For the past few weeks, we’ve been talking about prayer. Much about prayer is often misunderstood and one of those issues has to do with faith and doubting.
James 1:5–8 says, “If any of you lacks wisdom, you should ask God, who gives generously to all without finding fault, and it will be given to you. But when you ask, you must believe and not doubt, because the one who doubts is like a wave of the sea, blown and tossed by the wind. That person should not expect to receive anything from the Lord. Such a person is double-minded and unstable in all they do.”
That passage seems to sound like if we pray and ask God for something, but don’t have enough faith to believe we’ll get what we ask for, then we should not expect God to answer. That would be very formulaic, wouldn’t it? And if we’re honest, we all ask God for help not knowing what the outcome should look like. So, of course, we may waver in our faith whether this or that will come about. In fact, often we don’t even know how to pray regarding an issue.
We often think about faith as some intangible force that we must somehow muster or generate for our prayers to be answered. But this is not the meaning or intent of the James passage above.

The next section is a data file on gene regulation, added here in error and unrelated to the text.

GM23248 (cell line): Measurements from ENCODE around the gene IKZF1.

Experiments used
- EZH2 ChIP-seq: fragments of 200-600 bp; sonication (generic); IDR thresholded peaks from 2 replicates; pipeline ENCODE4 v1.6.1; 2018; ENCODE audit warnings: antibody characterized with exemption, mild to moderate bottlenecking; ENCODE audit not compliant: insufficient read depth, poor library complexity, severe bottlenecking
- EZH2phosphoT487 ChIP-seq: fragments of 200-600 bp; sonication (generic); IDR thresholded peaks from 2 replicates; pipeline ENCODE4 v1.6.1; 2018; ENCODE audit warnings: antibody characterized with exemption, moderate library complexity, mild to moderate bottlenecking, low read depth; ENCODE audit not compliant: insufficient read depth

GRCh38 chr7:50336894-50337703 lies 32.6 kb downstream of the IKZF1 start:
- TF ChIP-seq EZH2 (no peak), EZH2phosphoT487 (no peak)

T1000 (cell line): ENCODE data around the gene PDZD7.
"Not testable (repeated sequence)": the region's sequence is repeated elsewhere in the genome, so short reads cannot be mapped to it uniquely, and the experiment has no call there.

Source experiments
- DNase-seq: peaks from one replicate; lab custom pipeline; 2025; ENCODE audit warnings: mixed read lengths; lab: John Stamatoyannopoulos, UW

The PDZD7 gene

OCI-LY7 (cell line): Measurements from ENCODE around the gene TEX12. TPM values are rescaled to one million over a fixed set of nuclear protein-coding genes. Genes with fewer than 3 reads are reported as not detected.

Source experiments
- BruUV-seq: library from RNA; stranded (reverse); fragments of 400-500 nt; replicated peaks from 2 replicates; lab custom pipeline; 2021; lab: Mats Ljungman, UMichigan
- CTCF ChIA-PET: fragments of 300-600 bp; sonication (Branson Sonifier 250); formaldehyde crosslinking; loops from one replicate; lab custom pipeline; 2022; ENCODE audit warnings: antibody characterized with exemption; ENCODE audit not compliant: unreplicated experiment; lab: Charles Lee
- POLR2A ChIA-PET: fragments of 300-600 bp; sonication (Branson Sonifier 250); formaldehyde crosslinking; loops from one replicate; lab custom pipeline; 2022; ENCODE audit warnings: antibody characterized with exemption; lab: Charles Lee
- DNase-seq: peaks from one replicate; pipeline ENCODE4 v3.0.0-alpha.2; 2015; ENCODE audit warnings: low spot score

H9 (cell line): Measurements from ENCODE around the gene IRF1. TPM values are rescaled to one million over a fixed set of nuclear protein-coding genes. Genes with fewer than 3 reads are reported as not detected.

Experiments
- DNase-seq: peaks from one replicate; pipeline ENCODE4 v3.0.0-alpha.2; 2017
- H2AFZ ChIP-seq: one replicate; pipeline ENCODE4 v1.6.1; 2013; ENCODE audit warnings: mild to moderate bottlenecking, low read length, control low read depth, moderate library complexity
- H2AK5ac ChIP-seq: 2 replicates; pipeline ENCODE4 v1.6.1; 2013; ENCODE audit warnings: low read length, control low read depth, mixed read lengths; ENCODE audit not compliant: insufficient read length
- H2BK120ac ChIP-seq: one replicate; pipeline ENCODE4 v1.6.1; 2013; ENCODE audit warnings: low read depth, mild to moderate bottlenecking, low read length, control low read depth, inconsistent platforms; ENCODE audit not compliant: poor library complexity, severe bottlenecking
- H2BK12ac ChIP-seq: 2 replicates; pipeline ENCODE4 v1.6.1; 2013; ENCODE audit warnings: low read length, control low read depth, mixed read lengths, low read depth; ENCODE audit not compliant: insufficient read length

The doubt or lack of faith that James is talking about is basically the kind of doubt that Herr Mittermeyer displayed in a previous devotional. He didn’t believe that it was in God’s character to even care about such petty issues in our lives. The doubt that James refers to is doubt in the goodness and love of our heavenly Father, or doubt in God’s ability to do what we ask. Such doubt is what makes a man “double-minded and unstable in all he does.”
When we come to the Lord with our requests, we don’t need to drum up faith. Jesus said, “Truly I tell you, if you have faith as small as a mustard seed, you can say to this mountain, ‘Move from here to there,’ and it will move. Nothing will be impossible for you.” (Matthew 17:20)
Faith is simply taking God at His word. We speak of having “childlike faith” because it is simple, unfettered, and uncluttered. Faith must focus on God and who He is, not on us and what we’re able to muster.
The Psalmist displays this double-mindedness in Israel’s attitude in the wilderness. “They spoke against God; they said, ‘Can God really spread a table in the wilderness? True, He struck the rock, and water gushed out, streams flowed abundantly, but can He also give us bread? Can He supply meat for His people?’ When the Lord heard them, He was furious.” (Psalm 78:19–21)
When you pray, go to God believing in His love and infinite ability and simply ask.
Scripture Reading: Matthew 7:7–11
Rehearse in your mind the various character traits of God. Bring those traits to mind when you pray. Know that the Lord can do anything and that He delights in the prayers of His children.
Jim Grassi, D. Min. and Wendell Morton
We cherish any verse in Scripture that reminds us to keep focused and intentional about evangelism and discipleship. “But you, keep your head in all situations, endure hardship, do the work of an evangelist, discharge all the duties of your ministry.” 2 Timothy 4:5